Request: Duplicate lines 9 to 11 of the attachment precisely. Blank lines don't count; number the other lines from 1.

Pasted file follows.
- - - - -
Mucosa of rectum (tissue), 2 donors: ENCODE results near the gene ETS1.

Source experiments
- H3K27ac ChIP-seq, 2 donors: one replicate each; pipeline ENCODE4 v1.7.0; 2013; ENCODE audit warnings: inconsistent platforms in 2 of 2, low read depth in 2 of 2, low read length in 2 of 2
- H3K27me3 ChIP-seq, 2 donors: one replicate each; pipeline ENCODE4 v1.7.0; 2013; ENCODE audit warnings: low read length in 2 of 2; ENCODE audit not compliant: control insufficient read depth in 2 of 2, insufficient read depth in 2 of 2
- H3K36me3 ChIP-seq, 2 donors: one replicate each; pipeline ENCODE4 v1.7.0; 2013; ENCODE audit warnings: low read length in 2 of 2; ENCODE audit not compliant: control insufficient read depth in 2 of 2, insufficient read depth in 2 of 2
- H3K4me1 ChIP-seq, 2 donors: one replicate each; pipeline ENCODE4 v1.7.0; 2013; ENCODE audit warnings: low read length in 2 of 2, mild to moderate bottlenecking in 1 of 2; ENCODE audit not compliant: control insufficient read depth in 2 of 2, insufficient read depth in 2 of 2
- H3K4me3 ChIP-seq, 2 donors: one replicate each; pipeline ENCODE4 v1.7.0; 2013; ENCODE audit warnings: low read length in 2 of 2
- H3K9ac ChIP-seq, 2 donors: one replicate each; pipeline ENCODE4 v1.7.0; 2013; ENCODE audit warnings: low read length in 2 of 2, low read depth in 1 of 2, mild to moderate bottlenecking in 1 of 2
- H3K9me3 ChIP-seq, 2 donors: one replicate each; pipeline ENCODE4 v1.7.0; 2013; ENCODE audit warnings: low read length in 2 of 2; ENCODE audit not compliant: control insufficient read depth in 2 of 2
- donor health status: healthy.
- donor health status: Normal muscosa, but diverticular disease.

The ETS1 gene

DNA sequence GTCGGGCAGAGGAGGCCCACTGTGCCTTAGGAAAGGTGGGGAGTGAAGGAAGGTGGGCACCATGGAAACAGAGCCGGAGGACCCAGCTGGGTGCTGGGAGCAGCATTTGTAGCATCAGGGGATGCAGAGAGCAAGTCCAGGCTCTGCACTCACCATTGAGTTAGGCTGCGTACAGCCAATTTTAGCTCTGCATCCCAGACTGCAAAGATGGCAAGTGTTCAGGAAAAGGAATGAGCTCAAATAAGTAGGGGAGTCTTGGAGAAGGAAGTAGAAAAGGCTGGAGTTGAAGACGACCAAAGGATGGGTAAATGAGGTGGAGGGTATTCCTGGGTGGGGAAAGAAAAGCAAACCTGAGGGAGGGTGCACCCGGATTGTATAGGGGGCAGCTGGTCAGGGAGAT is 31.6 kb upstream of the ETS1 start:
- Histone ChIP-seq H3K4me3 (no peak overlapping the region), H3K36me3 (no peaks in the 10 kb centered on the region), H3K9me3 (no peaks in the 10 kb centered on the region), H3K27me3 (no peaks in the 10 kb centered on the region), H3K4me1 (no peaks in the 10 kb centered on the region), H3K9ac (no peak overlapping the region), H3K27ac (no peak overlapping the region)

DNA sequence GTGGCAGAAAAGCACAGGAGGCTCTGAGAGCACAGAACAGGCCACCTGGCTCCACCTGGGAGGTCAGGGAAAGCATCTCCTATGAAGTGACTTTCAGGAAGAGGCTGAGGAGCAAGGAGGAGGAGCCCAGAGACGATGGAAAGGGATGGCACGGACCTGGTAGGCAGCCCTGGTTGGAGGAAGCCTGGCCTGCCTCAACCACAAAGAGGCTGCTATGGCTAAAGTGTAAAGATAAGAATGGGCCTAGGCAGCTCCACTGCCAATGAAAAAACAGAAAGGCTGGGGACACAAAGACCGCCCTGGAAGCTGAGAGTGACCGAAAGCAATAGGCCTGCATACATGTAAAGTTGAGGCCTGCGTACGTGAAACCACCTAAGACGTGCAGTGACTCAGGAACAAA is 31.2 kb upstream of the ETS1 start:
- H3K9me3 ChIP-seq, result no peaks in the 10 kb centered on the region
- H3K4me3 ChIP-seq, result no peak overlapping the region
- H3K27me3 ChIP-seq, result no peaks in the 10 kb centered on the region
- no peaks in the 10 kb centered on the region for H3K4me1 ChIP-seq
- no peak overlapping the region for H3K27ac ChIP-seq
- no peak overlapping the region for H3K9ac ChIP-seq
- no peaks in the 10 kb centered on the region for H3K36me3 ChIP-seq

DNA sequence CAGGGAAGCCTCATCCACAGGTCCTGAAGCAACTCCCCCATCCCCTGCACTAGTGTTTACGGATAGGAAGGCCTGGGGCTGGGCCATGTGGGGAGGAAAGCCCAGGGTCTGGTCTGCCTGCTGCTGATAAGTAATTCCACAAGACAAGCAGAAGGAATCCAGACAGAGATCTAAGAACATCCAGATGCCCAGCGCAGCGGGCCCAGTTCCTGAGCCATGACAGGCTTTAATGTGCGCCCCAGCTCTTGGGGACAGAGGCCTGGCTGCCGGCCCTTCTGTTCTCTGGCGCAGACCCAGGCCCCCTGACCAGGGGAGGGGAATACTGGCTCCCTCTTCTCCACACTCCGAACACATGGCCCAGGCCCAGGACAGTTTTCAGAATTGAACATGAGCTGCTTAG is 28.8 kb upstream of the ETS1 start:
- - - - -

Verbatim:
- H3K9me3 ChIP-seq, 2 donors: one replicate each; pipeline ENCODE4 v1.7.0; 2013; ENCODE audit warnings: low read length in 2 of 2; ENCODE audit not compliant: control insufficient read depth in 2 of 2
- donor health status: healthy.
- donor health status: Normal muscosa, but diverticular disease.